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Stanford scientists develop a "remote control" for cellular machinery

Stanford scientists develop a "remote control" for cellular machinery

A paper appearing today in Science describes a really cool Stanford innovation in molecular biology: a technique that will let scientists turn on proteins inside cells with the flip of a light switch. The new method makes creative use of a naturally-occurring fluorescent protein to illuminate how cells work and is the first instance of optogenetics-type methods being applied to proteins.

Proteins run a huge proportion of cellular machinery including transmitting signals from outside to inside the cell, helping to control how genes are turned on and moving things around inside cells. The new technique will speed studies that document the workings of the cellular machinery and may also help make future stem cell therapies work better. From our press release about the research:

The method involves splicing two pieces of a specific fluorescent protein to other proteins of interest. The resulting hybrids — called fluorescent, light-inducible proteins, or FLIPs — have two interesting features: Not only are they turned on by light, but they also glow less brightly when activated, a change that provides an easy way to sense protein activity.

“It’s sort of like having a garage door opener that also tells you if the garage door is open or closed,” said Michael Lin, MD, PhD, an assistant professor of pediatrics and of bioengineering and the senior author of the paper. “I’m always driving out of my house, closing the garage door, and then wondering after I drive away if it’s shut, so I have to drive back and check.” If garage doors were like FLIPs, Lin would be spared his return trip, since these proteins not only turn on at the flip of a light switch, but also tell an observer that they’re working. “One molecule can tell you where it is and what it’s doing,” said Lin.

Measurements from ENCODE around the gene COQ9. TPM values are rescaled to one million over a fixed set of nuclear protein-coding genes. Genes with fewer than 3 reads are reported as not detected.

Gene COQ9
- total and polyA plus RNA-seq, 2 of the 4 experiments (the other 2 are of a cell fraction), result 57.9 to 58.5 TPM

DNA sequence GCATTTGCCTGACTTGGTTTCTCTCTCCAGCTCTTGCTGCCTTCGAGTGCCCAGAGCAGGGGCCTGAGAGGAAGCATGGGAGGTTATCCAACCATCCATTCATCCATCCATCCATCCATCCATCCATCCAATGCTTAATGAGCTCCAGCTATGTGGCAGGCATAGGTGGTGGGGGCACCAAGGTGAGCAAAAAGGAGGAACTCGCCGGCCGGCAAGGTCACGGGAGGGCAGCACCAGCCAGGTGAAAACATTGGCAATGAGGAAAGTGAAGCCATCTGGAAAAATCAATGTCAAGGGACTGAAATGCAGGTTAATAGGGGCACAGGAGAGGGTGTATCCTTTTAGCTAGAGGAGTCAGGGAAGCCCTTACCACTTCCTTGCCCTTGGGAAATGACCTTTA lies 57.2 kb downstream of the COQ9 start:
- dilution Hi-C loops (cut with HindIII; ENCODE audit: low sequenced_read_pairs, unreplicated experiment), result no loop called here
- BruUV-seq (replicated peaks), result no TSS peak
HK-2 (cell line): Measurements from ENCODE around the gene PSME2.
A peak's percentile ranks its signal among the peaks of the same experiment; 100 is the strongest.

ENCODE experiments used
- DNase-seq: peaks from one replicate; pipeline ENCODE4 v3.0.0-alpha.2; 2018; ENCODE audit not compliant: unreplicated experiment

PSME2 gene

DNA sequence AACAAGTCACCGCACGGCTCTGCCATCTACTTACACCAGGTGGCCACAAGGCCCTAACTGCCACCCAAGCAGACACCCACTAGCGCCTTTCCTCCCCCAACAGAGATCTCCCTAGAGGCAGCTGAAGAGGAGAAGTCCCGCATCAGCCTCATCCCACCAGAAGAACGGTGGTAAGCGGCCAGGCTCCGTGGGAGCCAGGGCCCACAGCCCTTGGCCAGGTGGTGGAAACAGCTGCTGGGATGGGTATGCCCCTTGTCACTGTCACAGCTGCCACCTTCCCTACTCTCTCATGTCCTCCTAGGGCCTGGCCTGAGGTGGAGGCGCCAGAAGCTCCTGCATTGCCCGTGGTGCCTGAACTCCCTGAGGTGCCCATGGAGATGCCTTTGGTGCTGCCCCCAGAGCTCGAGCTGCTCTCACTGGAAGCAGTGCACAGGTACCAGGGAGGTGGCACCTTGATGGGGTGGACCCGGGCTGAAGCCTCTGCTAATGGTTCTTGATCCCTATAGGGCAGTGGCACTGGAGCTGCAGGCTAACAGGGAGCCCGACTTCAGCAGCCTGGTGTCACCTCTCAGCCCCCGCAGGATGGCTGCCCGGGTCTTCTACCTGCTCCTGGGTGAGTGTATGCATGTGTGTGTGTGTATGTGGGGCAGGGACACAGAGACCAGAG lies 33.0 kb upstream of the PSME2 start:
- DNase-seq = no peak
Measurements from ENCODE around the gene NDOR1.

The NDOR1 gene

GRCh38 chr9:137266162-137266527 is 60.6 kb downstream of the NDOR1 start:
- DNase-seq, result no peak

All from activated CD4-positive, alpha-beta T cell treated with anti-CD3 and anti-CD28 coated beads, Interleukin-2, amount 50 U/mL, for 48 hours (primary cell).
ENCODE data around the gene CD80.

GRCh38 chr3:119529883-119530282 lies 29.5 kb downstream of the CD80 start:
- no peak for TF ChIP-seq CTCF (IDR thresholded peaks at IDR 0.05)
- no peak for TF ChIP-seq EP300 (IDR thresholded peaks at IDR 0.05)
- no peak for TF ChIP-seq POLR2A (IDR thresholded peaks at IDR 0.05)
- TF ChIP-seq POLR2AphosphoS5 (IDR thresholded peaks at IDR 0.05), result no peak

When I was an undergraduate student in biochemistry, I often wished I could shrink myself down to a few nanometers tall and just watch all the cellular gears working (yes, I’m weird that way). I’m excited about this new development because it gives scientists the first shot at doing that. Well, except for the shrinking part.

Previously: Light-switch seizure control? In a bright new study, researchers show how, Using light to activate memories in mice and Stanford researchers create light-responsive heart cells
Photo by Bods

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